Conflict Alerts # 347, 18 March 2021
In the news
On 15 March, close to 80,000 people participated in the March4Justice protests, which took shape in 40 local events spread across Australia. The organization urged the public to sign a petition which demands four actions from the government: independent and timely investigation into all cases of gendered violence; complete execution of all recommendations in the Australian Human Rights Commission's Respect at Work report; lift public funding for addressing gendered violence; and enactment of a federal gender equality act that will audit parliamentary practices.
On 14 March, over 5000 women participated in the protests in Perth. Canberra, Sydney, Melbourne, Brisbane, Darwin, Adelaide, Hobart, Talbot and Wollongong also saw thousands of people protesting against the persistent sexual violence and inequality meted out to women and girls in the country and demanded the dismissal of the perpetrators from Parliamentary positions. Brittany Higgins, the first plaintiff, also delivered a speech in Canberra and said, "We fundamentally recognize the system is broken, the glass ceiling is still in place, and there are significant failings in the power structures within our institution."
Issues at large
First, the trigger behind the protests. Brittany Higgins, a former liberal-party political advisor, filed a complaint against a colleague who raped her while she was unconscious after being inebriated. She also spoke about how she was silenced, and the incident was covered up in the days to come when she tried to raise the alarm at her workplace. In the days after Higgins' complaint, three other women also raised their voice against the same individual. This triggered a movement of numerous women standing up to express their experiences in Australian schools, workplaces and social settings where they suffered sexual abuse. The recent protests are a reaction to the continued mistreatment of women and the government's inadequate response towards women who complained about sexual abuse.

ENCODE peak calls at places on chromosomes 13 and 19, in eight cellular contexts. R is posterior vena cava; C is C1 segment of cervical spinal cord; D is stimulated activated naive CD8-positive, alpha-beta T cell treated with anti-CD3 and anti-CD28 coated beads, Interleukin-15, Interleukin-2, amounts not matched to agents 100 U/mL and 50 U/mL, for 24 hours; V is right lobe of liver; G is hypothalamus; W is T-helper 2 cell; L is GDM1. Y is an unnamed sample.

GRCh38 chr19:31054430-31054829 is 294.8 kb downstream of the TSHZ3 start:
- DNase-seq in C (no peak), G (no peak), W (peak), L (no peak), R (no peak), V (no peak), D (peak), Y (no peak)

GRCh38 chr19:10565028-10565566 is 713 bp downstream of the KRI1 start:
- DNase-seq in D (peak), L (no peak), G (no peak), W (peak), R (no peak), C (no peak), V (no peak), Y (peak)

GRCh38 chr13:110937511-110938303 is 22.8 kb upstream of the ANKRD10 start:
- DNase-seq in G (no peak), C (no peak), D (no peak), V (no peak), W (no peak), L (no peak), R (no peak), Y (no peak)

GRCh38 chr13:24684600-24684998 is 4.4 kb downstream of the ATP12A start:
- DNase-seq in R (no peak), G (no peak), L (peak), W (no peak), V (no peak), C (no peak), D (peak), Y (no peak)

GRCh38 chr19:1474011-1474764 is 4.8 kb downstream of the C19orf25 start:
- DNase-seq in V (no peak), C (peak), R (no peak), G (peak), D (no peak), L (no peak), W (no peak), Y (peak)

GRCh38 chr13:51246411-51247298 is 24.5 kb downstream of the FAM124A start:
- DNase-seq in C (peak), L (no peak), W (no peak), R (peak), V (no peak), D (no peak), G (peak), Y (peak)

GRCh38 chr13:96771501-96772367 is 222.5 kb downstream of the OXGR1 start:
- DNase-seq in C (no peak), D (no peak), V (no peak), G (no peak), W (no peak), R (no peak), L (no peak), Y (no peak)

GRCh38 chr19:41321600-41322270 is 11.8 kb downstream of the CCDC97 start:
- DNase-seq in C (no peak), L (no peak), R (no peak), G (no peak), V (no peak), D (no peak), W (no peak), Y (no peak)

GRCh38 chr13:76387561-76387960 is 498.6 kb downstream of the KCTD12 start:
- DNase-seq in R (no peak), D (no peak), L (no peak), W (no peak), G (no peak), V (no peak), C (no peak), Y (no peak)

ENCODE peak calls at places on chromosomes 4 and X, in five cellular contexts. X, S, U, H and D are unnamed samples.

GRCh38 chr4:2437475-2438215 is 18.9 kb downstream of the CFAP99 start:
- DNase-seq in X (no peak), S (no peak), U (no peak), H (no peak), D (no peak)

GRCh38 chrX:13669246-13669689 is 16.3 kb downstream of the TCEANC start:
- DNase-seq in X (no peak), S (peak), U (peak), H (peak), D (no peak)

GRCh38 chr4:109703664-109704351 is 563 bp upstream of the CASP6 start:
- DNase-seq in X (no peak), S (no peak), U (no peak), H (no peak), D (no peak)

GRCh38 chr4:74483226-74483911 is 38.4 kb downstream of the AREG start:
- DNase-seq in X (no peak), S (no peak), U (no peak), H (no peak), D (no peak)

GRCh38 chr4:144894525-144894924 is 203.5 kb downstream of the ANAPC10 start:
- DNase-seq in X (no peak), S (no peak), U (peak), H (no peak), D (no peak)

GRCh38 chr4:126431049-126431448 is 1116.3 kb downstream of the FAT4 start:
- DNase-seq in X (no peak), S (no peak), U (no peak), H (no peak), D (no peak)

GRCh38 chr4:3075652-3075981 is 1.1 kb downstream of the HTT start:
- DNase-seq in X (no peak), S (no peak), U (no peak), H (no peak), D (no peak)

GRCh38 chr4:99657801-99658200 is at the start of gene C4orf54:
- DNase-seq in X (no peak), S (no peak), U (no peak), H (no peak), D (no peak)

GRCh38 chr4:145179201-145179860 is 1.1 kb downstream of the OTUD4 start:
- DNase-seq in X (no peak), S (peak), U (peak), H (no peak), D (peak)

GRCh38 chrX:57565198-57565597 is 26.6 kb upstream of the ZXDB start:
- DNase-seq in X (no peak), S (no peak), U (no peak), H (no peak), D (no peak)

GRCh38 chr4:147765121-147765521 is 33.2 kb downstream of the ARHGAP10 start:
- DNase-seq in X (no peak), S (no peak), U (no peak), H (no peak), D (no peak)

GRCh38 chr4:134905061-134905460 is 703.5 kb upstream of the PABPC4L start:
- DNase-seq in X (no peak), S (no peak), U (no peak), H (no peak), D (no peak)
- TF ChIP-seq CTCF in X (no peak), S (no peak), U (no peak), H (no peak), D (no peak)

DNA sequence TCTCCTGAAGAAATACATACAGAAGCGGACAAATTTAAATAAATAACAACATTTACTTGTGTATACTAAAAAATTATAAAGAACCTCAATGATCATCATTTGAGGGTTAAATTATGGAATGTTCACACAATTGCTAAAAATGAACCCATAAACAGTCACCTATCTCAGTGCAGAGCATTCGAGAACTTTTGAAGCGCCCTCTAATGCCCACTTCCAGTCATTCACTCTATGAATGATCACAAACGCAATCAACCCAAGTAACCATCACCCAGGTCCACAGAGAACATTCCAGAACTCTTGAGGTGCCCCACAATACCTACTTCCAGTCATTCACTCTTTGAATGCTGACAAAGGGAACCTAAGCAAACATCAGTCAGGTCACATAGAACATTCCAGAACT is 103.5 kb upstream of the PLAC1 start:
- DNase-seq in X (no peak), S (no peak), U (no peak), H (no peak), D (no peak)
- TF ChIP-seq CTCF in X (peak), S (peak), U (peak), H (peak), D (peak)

Second, the dismissal of the case by the government. Even when women like Brittany Higgins come forward and talk about abuse, society tries to silence their voices to protect their interests. Higgins' initial complaints were ignored by the current Defence Minister, Linda Reynolds, who called her a "lying cow" in the wake of her revelation. The identity of the accused individual still remains to be unknown and is being protected by the media companies and former workplaces. When less than 10 per cent of the victims of sexual abuse worldwide seek legal assistance, the Australian government sends a dangerous signal to the perpetrators of crimes against women by their actions.
Third, Australia's worsening gender gap. According to the World Economic Forum, Australia ranked 15 in 2006 on the Global Gender Gap Index. In a matter of a decade, the rank plunged to 44 in 2020. Australia ranks 57 with regards to the political representation of women and 49 on the economic participation gap. Despite being in an equal league as other western countries in terms of infrastructure development and economic progress, Australia has been continually falling back on gender equality goals.
The March4Justice calls for a cultural change in the values and behaviour of society. Despite immense anger, instantaneous changes are hard to come by because of the patriarchal society. The Parliament's lackadaisical approach and reluctance to react strongly on the matter reaffirms the fundamental discrimination towards women in political and social institutions, which create a hostile, dangerous and unfriendly environment for women everywhere.